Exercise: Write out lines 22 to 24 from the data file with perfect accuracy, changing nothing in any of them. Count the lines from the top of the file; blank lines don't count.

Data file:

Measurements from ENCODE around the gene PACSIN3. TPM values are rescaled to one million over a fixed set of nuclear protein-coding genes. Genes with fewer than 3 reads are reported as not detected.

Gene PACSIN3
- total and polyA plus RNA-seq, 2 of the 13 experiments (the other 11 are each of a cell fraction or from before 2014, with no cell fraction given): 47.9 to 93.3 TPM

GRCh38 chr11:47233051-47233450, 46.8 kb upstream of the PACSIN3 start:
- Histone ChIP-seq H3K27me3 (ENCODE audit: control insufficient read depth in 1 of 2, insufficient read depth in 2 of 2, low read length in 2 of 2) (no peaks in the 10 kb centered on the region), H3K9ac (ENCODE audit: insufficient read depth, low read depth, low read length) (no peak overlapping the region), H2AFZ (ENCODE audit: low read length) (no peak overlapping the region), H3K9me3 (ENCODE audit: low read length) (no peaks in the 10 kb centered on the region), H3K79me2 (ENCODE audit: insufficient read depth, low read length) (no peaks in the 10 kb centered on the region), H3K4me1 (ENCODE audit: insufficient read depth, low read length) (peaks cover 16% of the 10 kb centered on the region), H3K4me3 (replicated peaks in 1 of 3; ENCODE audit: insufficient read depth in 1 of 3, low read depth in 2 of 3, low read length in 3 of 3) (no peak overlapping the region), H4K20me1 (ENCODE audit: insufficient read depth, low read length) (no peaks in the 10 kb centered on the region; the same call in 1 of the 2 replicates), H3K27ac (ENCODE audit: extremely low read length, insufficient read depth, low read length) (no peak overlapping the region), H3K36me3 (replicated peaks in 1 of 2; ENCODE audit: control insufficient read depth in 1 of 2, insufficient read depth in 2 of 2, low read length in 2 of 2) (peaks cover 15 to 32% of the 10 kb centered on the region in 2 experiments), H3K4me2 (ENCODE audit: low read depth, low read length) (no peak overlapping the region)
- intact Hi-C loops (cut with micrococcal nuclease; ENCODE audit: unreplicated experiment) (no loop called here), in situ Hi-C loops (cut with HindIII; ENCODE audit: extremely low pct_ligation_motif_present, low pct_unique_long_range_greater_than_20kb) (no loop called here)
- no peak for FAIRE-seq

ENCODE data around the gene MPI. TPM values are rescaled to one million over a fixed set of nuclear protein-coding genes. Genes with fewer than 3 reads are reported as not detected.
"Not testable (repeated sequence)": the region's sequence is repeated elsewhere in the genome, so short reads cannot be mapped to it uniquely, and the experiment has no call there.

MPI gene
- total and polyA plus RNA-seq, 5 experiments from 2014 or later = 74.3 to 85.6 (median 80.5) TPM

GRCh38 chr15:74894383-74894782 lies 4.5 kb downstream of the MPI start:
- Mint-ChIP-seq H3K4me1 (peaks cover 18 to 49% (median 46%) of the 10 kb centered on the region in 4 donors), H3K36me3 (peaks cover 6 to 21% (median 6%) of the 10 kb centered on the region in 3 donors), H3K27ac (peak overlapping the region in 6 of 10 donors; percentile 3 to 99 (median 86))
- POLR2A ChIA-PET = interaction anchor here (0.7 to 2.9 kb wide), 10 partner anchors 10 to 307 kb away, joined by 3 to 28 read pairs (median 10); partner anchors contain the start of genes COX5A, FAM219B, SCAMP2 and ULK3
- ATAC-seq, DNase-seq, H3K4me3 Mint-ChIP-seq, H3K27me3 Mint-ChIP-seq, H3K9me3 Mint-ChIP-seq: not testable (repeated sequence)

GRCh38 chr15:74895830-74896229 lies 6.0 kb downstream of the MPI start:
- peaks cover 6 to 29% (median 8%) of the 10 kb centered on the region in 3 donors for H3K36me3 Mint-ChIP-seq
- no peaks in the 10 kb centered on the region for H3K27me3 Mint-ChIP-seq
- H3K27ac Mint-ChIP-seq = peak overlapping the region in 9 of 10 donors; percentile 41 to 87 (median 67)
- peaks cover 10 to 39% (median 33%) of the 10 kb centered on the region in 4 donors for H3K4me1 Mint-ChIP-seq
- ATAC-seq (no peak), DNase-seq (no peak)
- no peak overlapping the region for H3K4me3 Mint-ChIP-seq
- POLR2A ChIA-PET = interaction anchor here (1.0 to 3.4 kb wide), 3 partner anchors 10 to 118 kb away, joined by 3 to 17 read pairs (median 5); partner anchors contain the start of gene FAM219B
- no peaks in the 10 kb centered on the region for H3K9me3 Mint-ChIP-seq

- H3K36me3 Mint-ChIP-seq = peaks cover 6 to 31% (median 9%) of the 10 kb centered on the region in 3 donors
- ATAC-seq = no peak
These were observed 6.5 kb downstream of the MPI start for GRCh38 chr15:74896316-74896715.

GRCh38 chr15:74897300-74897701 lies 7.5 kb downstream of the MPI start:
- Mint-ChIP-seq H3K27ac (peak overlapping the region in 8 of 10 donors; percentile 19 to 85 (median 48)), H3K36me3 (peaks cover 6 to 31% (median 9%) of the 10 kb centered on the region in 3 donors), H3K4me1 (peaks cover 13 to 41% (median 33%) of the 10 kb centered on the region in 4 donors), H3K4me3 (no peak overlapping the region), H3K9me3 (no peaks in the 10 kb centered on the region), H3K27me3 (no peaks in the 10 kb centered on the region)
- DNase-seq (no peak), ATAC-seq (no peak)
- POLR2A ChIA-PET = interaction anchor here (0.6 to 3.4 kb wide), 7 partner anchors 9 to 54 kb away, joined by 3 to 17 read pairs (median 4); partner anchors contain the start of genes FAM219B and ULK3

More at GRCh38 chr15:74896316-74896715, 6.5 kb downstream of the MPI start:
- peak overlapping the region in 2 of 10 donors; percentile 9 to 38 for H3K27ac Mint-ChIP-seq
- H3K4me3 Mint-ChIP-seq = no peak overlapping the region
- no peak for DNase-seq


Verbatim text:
- no peak overlapping the region for H3K4me3 Mint-ChIP-seq
- POLR2A ChIA-PET = interaction anchor here (1.0 to 3.4 kb wide), 3 partner anchors 10 to 118 kb away, joined by 3 to 17 read pairs (median 5); partner anchors contain the start of gene FAM219B
- no peaks in the 10 kb centered on the region for H3K9me3 Mint-ChIP-seq